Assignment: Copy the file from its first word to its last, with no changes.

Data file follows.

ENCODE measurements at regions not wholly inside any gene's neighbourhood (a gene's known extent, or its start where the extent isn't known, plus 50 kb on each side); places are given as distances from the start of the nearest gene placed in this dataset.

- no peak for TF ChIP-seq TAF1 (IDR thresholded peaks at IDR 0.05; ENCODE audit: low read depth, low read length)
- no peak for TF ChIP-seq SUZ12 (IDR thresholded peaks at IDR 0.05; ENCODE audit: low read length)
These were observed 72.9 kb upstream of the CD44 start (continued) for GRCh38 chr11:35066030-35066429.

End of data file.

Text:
ENCODE measurements at regions not wholly inside any gene's neighbourhood (a gene's known extent, or its start where the extent isn't known, plus 50 kb on each side); places are given as distances from the start of the nearest gene placed in this dataset.

- no peak for TF ChIP-seq TAF1 (IDR thresholded peaks at IDR 0.05; ENCODE audit: low read depth, low read length)
- no peak for TF ChIP-seq SUZ12 (IDR thresholded peaks at IDR 0.05; ENCODE audit: low read length)
These were observed 72.9 kb upstream of the CD44 start (continued) for GRCh38 chr11:35066030-35066429.